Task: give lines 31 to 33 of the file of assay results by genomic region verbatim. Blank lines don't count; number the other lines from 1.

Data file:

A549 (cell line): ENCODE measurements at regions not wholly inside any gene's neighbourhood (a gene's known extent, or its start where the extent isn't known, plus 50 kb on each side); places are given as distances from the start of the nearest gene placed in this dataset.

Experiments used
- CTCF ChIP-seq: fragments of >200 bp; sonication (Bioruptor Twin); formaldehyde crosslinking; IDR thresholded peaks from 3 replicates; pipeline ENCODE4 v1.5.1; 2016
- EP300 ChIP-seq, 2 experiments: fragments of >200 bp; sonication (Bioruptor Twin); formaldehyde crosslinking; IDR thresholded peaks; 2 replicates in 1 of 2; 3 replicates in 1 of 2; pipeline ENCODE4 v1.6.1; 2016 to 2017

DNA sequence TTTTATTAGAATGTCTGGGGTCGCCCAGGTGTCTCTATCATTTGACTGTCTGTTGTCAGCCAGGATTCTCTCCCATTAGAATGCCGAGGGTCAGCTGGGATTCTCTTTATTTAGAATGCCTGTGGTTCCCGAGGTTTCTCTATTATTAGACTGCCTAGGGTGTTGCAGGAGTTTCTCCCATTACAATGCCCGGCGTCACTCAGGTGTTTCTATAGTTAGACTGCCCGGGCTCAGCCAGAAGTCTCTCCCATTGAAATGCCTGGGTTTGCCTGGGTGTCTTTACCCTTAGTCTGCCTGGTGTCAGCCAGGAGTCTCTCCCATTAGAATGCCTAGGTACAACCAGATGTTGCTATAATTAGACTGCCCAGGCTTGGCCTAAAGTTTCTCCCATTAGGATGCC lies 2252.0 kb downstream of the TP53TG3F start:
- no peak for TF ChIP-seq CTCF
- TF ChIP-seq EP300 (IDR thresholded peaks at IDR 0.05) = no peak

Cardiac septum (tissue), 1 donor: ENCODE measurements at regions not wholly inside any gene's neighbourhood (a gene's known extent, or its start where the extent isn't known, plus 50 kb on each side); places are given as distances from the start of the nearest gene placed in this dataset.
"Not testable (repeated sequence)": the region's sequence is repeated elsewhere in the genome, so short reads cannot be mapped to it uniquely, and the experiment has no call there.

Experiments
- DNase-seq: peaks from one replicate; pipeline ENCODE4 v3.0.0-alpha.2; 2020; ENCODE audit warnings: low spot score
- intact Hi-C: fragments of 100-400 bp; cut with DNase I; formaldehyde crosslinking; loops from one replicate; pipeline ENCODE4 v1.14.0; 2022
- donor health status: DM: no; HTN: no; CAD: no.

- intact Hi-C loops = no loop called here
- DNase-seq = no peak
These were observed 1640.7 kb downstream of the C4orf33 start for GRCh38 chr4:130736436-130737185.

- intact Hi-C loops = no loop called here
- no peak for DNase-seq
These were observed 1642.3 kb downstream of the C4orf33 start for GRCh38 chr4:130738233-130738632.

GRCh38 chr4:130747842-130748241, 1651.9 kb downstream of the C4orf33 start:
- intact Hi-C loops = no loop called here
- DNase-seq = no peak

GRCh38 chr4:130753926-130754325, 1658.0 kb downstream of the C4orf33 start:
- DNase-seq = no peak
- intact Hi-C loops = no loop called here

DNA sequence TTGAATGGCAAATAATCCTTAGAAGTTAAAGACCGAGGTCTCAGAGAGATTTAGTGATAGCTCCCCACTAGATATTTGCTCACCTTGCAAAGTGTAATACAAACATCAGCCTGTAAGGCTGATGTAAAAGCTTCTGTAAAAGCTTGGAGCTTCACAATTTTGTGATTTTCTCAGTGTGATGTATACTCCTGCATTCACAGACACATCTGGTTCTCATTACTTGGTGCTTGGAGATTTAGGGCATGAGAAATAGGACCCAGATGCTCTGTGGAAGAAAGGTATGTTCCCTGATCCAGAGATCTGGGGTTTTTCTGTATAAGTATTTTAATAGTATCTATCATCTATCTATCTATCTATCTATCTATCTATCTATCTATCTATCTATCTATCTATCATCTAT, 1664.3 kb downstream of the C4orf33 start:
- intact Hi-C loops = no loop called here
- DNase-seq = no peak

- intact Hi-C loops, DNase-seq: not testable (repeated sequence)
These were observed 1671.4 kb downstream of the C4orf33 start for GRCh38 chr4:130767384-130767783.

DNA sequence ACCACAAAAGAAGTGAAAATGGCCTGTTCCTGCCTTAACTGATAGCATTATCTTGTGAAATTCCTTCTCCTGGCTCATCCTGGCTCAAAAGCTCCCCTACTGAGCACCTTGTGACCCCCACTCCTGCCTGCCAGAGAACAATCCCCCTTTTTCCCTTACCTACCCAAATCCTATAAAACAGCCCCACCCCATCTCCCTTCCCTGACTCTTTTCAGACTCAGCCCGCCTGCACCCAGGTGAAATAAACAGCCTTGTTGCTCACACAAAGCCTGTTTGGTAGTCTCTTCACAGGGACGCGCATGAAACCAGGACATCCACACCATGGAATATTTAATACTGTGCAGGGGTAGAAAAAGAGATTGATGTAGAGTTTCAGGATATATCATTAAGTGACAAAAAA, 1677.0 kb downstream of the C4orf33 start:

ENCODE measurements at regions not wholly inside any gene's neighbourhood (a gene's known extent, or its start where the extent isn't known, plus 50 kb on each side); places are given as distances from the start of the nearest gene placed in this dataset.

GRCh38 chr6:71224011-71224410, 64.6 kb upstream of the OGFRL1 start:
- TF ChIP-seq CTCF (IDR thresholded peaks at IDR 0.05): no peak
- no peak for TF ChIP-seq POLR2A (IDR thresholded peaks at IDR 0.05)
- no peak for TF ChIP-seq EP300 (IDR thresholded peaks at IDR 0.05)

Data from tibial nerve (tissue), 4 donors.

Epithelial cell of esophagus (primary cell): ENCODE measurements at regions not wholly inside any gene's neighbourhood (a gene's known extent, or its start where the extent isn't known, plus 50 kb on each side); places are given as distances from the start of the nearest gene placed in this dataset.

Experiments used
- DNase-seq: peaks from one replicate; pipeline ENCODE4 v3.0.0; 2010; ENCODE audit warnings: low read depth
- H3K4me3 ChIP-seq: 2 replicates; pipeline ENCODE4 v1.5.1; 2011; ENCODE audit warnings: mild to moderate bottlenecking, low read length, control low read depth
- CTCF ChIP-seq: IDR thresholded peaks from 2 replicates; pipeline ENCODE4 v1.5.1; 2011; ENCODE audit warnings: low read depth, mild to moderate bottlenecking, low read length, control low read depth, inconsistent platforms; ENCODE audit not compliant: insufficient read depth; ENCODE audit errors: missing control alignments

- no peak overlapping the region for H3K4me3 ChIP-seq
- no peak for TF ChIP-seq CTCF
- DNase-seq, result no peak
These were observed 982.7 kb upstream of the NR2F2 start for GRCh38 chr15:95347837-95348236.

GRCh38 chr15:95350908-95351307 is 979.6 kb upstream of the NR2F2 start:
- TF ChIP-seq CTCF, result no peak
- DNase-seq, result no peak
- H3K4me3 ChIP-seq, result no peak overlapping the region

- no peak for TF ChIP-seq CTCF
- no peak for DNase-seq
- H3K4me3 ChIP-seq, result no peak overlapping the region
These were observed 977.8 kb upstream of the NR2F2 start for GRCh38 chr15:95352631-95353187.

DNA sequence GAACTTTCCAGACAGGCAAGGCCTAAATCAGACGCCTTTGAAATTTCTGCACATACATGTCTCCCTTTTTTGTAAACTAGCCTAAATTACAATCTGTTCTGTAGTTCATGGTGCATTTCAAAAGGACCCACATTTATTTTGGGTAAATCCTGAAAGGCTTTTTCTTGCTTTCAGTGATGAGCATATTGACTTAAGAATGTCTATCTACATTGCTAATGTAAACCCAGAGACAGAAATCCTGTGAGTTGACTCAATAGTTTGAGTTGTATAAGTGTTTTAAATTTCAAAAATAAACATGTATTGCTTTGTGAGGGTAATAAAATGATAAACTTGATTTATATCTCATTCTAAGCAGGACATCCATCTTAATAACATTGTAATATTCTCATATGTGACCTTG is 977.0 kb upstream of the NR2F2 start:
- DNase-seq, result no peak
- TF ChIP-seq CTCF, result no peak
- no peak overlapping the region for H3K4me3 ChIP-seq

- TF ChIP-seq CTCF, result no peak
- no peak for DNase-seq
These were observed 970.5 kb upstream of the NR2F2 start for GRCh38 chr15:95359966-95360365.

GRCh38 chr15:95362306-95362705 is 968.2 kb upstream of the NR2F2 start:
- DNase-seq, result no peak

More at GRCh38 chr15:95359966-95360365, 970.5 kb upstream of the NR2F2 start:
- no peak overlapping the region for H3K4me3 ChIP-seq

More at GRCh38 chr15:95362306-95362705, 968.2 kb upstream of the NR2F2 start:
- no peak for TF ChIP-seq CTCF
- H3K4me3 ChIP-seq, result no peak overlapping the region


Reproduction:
DNA sequence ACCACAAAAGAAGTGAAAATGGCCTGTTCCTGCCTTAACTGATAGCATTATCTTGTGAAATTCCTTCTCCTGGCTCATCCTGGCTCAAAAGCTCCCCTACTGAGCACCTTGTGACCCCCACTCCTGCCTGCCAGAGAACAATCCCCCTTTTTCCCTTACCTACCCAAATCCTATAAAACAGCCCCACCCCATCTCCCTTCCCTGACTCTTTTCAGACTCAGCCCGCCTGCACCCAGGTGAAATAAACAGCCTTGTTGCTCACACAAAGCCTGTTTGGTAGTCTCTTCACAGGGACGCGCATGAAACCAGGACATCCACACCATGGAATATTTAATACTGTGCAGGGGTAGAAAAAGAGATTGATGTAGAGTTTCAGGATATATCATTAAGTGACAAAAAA, 1677.0 kb downstream of the C4orf33 start:

ENCODE measurements at regions not wholly inside any gene's neighbourhood (a gene's known extent, or its start where the extent isn't known, plus 50 kb on each side); places are given as distances from the start of the nearest gene placed in this dataset.

GRCh38 chr6:71224011-71224410, 64.6 kb upstream of the OGFRL1 start: